For the love of piping hot flourettes

Published 12:04 am Saturday, August 15, 2015

Peeping through my Venetian blind, I beheld Miss Cora Covington, heading to my humble cottage from Covington Hall. She had on her arm a basket, laden, as I soon learned, with jars of this year’s fig preserves, gifts for yours truly.


She was not long in my quaint abode before I baked a pan of biscuits; and we ate two or three of the “flourettes,” hot from the oven, dripping with butter, and heaped with fig preserves.

Miss Cora keeps a pantry, lined with jars of all kinds of jams and preserves, over at the great hall, pretty to view and even better to sample.

As we busied ourselves, we shared what news we knew.

Seen at Hook’s was Greg Mayberry. I’m so glad Hook’s is open again. Their pound cakes are especially good. I am told they reopened the third Monday in June.

Seen at David’s were Wayne and Lenora Johnson.

Dorothy Waldrop and I enjoyed a meal together at the Dairy Queen, Andalusia’s oldest, still-operating eatery.

Seen at Hook’s for supper were Judge Lex Short and his wife, Susan, with their children, Sara Catherine (and her husband Wilson Patrick), Alex Short, and Ada Short.

Seen also at table at Hook’s were Norma Riley Goolsby, Robert and Nancy Smith, Andy and Mickie Riley and their grandson, Carson Riley, and Gary Wages.

Seen, too, at Hook’s were Thagard and Linda Colvin. Thagard has recently published his first novel, Alapaha River Night Hunters.

Eating at the Samurai Japanese Restaurant, I read a sign that advertised a branch of the restaurant has opened in Navarre, Florida.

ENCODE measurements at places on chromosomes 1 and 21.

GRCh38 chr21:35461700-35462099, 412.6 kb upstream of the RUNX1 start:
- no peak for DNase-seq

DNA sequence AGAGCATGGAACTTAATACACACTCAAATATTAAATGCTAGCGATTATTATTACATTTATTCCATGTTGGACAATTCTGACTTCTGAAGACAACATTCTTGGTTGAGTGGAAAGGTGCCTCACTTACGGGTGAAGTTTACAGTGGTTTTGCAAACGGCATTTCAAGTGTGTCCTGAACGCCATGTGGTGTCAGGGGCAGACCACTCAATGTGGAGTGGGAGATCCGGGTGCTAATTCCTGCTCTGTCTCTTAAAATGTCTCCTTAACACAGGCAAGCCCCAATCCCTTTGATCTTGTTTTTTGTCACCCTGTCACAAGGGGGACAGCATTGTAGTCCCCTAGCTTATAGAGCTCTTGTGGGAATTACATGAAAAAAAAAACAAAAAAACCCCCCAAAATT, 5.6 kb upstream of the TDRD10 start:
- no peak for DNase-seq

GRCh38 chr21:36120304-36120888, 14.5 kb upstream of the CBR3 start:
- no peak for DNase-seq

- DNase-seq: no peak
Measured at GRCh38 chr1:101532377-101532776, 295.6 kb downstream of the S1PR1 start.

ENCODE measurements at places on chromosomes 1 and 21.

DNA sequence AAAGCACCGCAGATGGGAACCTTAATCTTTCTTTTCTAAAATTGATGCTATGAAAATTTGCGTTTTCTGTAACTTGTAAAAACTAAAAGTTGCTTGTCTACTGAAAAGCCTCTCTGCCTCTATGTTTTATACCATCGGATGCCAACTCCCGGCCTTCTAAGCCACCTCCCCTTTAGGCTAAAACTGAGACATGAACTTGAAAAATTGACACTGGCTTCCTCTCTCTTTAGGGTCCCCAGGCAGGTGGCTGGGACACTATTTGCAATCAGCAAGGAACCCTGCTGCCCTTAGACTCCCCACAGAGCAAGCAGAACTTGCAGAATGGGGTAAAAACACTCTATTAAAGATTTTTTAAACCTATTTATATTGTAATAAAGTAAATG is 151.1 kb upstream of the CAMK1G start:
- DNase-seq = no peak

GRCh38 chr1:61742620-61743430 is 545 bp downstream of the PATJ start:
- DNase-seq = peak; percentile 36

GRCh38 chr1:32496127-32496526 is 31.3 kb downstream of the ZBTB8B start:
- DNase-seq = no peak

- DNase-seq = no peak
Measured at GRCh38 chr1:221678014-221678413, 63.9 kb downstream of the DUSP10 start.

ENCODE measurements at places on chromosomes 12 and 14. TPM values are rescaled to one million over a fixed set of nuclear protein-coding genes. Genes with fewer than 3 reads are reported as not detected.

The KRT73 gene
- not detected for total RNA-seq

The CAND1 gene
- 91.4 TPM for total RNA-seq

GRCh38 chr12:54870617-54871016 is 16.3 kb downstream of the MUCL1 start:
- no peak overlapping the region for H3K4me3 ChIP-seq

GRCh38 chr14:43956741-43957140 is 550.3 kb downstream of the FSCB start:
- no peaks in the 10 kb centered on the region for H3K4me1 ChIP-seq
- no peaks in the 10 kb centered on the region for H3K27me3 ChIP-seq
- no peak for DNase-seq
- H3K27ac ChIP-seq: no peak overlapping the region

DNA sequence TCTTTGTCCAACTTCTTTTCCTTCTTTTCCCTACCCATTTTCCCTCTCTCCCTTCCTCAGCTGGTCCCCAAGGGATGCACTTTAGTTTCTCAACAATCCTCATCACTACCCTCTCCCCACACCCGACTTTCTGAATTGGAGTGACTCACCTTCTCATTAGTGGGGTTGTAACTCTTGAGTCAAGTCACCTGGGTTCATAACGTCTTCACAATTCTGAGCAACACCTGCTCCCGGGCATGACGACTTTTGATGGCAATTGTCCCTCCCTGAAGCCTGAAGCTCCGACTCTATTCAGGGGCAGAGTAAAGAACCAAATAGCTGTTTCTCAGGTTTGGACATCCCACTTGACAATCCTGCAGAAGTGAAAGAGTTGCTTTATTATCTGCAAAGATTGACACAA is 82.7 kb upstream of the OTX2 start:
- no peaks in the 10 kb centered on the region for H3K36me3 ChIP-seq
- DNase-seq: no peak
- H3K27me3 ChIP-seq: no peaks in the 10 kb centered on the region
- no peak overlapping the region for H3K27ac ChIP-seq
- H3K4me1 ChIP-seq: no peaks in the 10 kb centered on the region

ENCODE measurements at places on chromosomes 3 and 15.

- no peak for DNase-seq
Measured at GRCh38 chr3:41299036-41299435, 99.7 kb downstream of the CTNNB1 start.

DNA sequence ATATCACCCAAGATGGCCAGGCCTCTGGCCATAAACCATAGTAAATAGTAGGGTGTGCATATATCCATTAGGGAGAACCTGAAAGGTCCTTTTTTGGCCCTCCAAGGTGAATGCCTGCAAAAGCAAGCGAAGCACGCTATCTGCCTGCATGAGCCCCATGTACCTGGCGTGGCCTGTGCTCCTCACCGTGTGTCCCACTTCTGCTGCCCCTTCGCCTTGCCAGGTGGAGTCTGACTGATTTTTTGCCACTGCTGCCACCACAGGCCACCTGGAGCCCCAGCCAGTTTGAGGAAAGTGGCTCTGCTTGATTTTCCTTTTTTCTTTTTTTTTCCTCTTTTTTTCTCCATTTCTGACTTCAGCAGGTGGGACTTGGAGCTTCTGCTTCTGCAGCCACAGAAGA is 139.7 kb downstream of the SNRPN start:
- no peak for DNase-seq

The Portly Gentleman told me with a long face that Tabby D’s has stopped serving its Friday-night buffets, as of June 1.

Seen at the Samurai for supper were Brian and Jennifer Earnest and their son Hunter.

Seen out and about were Mrs. Cobb, Herb Jasper, Thomas Hale (Garrison’s son, Virginia’s grandson), William Granger, and Voncile Newman.

Picking up my mail at the P.O., I ran into Melissa (Merrill) Gambill, as lovely a person as I had been told. She has returned to Andalusia and is living in a house built by her dad.

Also at the P.O. I had a nice conversation with Kim Dyess, the retired educator.

Seen at the Huddle House were Bill Law and Mike Jones (the former reading teacher at the Andalusia High School).

Seen at the Samurai were Tommy and Michele Gerlach.

Some of you know Miss Marion Bumpers, “Bumpy,” a retired educator living in Grove Hill. She turned 89 this August. She and Jeanice Kirkland were great friends.

A reception to honor Charles Hinson upon his 80th birthday is planned for August 16, 2 – 4 p.m., in the Florida Chautauqua Hall of Brotherhood in DeFuniak Springs, Florida.

Hinson was once choral director at the Andalusia High School in the mid-sixties.

Congratulations to Jay McCord and Anna Bay McCord, who were graduated from Troy University Friday, May 8. Notably, both brother and sister received their diplomas in the same ceremony.

Colonel Covington, in an address at the Andalusia Lyceum, stated that the American people seem no longer to know the difference in right and wrong nor to have common sense. He repeated what he has said before, that U.S.A. has come to mean “United Sins of America.”